ACE2006 : Agricultural Economics and Policy
- Offered for Year: 2019/20
- Module Leader(s): Dr Jeremy Robert Franks
- Owning School: Natural and Environmental Sciences
- Teaching Location: Newcastle City Campus
|Semester 1 Credit Value:||10|
To understand the economics of agricultural and the rural economy sectors in the UK context, and of market failure. Examining frameworks within which agricultural economics and policy in the UK and EU can be analysed. Focus will be on developing and understanding key supply and demand analytical frameworks typically used in neoclassical economic theory.
Outline Of Syllabus
-Introducing and explaining "the farm problem"
-Explaining the difference between technical and economic efficiency (using production function and cost curve approaches)
-deriving a demand curve from production functions and cost curves
-an introduction to consumer theory - indifference curves and budget constraints
-the economic benefits of free trade, and distinguishing between custom unions and free trade areas
-the evolution of the Common Agricultural Policy, and a consideration of a UK Domestic Agricultural Policy
-the economics of farm land values, and the use of discounting
-the theory of technological change and diffusion
-market failure and environmental economics:
the economics of pollution
the form and function of marginal abatement cost curves (MACC)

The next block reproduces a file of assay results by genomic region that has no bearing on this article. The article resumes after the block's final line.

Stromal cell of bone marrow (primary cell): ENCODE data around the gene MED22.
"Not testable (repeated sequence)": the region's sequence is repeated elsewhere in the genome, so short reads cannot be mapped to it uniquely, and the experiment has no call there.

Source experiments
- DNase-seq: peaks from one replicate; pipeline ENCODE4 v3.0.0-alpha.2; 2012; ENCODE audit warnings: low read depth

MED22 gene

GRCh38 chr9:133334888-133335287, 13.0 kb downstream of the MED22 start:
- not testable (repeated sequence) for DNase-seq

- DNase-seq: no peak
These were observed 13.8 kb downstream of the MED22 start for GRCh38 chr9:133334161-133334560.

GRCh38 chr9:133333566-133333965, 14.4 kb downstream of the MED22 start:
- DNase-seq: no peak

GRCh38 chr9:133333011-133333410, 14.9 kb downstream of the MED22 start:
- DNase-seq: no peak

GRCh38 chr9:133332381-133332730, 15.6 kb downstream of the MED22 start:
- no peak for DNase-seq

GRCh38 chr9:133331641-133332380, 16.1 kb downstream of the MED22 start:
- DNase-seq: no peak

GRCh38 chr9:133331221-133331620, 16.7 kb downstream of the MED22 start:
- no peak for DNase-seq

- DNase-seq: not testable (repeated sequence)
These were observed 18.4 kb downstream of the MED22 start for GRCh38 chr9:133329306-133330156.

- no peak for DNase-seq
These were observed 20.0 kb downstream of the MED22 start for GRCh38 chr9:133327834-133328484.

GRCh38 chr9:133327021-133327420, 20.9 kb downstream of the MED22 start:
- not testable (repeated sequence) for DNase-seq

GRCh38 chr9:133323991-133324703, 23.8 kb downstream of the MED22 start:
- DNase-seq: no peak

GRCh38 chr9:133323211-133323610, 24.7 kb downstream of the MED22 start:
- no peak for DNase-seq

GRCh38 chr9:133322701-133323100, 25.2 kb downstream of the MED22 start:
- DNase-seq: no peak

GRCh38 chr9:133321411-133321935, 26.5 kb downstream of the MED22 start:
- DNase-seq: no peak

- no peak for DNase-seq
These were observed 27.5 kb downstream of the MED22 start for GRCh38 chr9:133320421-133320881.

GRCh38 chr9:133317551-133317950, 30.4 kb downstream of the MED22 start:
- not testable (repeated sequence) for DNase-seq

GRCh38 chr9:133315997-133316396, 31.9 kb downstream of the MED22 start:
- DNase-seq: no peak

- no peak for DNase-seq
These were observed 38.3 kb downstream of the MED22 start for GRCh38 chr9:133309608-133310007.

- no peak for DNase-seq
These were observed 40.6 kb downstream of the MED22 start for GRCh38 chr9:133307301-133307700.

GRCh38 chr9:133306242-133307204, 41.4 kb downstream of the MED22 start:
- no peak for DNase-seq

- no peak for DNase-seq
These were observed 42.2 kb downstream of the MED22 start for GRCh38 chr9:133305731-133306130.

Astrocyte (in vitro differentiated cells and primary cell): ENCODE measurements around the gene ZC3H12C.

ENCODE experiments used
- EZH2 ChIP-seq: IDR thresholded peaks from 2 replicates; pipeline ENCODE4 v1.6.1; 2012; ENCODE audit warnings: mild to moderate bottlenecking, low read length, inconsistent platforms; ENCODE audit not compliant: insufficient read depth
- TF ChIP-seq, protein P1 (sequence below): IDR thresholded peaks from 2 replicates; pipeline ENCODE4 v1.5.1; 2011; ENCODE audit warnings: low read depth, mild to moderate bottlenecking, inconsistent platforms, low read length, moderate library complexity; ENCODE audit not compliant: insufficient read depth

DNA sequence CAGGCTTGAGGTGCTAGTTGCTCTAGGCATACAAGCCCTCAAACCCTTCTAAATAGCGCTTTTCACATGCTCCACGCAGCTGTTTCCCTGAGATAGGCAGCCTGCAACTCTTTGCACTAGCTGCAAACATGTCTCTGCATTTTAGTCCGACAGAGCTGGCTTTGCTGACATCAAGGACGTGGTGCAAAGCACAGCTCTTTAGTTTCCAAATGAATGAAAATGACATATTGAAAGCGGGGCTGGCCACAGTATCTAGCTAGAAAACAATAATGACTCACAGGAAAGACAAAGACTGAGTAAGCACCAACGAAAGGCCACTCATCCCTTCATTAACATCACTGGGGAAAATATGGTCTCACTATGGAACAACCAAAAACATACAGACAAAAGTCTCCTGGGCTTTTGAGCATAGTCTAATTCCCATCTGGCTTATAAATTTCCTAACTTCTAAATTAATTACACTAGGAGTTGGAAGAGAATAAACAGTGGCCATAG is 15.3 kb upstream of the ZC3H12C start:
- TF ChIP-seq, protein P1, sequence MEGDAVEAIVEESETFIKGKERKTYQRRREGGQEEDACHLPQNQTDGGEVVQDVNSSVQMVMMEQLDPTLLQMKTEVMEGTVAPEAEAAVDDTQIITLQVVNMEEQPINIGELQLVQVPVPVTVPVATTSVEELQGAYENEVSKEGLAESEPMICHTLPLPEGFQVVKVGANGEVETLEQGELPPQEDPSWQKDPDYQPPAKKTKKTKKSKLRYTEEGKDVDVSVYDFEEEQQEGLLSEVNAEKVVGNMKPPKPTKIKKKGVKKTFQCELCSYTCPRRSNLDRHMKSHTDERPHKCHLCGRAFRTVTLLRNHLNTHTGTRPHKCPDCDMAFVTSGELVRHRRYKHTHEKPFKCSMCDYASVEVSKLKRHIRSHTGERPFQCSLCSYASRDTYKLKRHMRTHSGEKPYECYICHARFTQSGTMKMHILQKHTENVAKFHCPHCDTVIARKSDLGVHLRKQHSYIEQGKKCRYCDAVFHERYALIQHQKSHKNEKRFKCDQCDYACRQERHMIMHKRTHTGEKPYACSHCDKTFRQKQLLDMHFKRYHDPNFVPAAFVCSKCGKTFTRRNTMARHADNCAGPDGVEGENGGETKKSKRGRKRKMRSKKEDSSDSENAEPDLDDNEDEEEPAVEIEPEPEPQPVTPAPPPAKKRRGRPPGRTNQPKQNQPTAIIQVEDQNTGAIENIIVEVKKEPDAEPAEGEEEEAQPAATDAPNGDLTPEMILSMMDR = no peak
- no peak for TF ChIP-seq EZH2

What are "public goods"
-revision lecture: review of module and exam structure
|Guided Independent Study||Assessment preparation and completion||1||2:00||2:00||Completion of examination|
|Guided Independent Study||Assessment preparation and completion||24||0:30||12:00||Student revision for examination|
|Scheduled Learning And Teaching Activities||Lecture||20||1:00||20:00||N/A|
|Guided Independent Study||Directed research and reading||1||9:00||9:00||Preparation of trial exam answers|
|Guided Independent Study||Independent study||1||24:00||24:00||Lecture follow up|
|Guided Independent Study||Independent study||1||33:00||33:00||research and reading beyond the taught material|
Teaching Rationale And Relationship
Students will have full access to all reading materials in advance of classes. Class discussion, Q/A sessions etc. encouraged during class. Lecture material is comprehensive and extensive, and requires substantial student study outside the classroom. Students will not be given prior warning of examination questions. Exam questions set specifically to test learning objectives, and to encourage students to practice their skills and extend their knowledge and understanding to be able to achieve these outcomes.
The format of resits will be determined by the Board of Examiners
|Written Examination||120||1||A||100||Unseen questions|
|Written exercise||1||M||Submission of trial examination answer|
Assessment Rationale And Relationship
Understanding is assessed through a final assessment under controlled University examination conditions. The exam questions are unseen - however students are encouraged to write a trial answer for appraisal and feedback prior to the final examination, to allow development of ideas and understandings and rehearsal of knowledge, argument and reasoning during the course, but prior to examination - thereby encouraging co-operative effort during the course, but testing individual grasp and expression of their own understandings. A (practised) written examination is both an effective and efficient method of testing the learning outcomes and the development of the associated skills.